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The colours of Christmas

What colours are associated with Christmas?  In the first of two festive blogs, we take a look at some of the colours we traditionally associate with Christmas.

Most people, particularly in western Europe, think of red, green and gold. Whilst some attribute the popularity of these colours to the Victorians, the colours have a symbolic meaning which goes back through the centuries. Although the Victorians embraced Christmas and introduced a number of the traditions we still see today, the significance of the colours goes back through history to the Middle Ages and possibly earlier.

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What colour are you? A focus on white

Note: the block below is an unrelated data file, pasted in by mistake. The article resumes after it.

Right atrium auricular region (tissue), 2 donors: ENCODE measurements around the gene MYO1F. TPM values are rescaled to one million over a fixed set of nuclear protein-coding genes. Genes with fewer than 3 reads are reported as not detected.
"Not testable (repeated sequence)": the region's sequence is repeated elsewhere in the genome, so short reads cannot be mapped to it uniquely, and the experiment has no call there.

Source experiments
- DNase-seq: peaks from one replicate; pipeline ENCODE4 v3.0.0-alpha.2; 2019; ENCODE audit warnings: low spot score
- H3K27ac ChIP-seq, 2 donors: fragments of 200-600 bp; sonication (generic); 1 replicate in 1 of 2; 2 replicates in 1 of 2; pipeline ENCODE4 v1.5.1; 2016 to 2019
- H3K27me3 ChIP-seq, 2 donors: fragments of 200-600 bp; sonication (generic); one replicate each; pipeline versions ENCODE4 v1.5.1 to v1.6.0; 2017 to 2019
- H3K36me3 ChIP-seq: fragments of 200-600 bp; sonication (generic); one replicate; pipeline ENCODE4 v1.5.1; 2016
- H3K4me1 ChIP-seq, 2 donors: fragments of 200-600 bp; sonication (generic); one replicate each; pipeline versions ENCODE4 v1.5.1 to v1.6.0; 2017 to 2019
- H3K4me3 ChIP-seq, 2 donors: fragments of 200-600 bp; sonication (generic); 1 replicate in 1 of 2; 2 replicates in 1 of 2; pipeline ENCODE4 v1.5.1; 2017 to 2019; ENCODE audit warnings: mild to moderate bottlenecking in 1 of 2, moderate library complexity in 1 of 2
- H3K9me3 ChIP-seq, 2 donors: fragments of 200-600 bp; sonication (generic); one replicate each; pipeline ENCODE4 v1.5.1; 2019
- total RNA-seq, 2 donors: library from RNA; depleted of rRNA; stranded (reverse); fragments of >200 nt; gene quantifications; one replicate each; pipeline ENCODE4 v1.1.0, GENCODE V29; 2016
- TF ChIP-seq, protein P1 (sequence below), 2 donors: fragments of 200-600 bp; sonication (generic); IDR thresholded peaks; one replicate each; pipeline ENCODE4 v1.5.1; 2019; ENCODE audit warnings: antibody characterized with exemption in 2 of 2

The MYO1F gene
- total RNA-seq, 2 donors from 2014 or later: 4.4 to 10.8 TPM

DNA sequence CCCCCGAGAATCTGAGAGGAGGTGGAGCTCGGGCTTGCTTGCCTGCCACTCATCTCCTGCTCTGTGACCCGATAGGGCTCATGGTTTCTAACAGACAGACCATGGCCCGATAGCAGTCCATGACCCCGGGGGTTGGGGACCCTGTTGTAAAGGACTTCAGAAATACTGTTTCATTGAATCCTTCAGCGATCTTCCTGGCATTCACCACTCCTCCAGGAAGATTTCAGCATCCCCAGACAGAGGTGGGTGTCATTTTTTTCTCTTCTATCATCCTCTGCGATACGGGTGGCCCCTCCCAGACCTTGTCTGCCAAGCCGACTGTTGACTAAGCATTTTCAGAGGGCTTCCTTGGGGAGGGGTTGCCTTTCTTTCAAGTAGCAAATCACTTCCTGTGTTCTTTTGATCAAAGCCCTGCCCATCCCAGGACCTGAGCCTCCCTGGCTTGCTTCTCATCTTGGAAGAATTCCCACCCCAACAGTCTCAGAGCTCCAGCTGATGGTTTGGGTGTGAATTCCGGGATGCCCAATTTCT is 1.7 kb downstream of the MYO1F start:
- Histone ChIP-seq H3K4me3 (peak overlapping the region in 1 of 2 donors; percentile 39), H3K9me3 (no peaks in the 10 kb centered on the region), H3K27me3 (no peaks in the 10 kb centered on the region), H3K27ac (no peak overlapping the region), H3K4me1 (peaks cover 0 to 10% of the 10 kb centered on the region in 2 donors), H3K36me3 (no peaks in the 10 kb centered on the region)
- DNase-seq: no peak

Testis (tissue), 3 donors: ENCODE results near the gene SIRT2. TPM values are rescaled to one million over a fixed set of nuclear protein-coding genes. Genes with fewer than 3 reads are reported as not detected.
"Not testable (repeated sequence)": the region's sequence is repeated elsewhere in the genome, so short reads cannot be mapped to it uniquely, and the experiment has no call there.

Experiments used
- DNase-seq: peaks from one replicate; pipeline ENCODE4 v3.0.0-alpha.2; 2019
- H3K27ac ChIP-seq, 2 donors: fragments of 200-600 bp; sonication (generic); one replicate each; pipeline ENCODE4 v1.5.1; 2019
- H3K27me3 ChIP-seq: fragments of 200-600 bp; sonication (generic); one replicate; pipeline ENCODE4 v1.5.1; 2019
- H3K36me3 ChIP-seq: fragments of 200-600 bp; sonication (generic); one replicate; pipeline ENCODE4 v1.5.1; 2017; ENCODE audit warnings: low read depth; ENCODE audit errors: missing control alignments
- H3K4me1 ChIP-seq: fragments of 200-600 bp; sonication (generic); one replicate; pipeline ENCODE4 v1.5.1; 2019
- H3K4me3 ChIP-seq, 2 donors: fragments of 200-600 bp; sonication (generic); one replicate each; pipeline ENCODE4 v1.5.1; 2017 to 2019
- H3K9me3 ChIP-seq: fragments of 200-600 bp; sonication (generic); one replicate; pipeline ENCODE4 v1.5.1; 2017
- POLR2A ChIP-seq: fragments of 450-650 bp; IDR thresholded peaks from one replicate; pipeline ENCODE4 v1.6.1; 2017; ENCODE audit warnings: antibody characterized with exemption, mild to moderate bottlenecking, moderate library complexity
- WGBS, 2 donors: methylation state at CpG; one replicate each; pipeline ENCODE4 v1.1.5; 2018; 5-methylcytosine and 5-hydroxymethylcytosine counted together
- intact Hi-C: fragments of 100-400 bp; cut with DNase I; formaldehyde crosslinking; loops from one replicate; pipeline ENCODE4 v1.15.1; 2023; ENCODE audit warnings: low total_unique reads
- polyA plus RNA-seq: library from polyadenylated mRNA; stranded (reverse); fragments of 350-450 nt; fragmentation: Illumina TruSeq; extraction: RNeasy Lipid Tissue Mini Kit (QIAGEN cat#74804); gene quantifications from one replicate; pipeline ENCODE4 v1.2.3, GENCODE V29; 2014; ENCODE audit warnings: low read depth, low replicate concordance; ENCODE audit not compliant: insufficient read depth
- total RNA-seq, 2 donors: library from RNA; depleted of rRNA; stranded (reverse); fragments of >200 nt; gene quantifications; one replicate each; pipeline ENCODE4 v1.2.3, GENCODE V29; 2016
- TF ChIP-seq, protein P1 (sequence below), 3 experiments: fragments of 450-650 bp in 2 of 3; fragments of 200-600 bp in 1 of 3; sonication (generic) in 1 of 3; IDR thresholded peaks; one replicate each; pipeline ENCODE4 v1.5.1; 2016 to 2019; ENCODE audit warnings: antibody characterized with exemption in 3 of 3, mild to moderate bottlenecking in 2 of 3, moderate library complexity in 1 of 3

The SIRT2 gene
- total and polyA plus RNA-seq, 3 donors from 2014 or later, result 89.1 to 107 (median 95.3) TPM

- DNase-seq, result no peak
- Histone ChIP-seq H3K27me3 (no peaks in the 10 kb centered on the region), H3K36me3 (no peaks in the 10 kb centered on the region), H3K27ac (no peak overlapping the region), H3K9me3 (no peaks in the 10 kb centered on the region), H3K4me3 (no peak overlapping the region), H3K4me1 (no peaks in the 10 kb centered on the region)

White is an achromatic colour, meaning literally “without colour”. The word has roots in various languages, and means ‘to be bright or blinding’.

In 1666, Isaac Newton demonstrated that white light could be broken up into its composite colours by passing it through a prism. Before Newton, most scientists believed that white was the fundamental colour of light.

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What colour are you? A focus on Purple and Violet

Are you a dreamer, hate responsibility and have high, perhaps unobtainable standards and goals? Yes? Then you are likely to express a preference for shades of purple and violet. You may also be sensitive, display great taste and appreciate music and the arts. On the downside, you have a tendency to be temperamental.

But what if you hate violet? Well, you probably don’t like close relationships and dislike all forms of conceit, pretence and vanity.

So where do the phrases ‘born in the purple’ or ‘born to be purple’ originate from?

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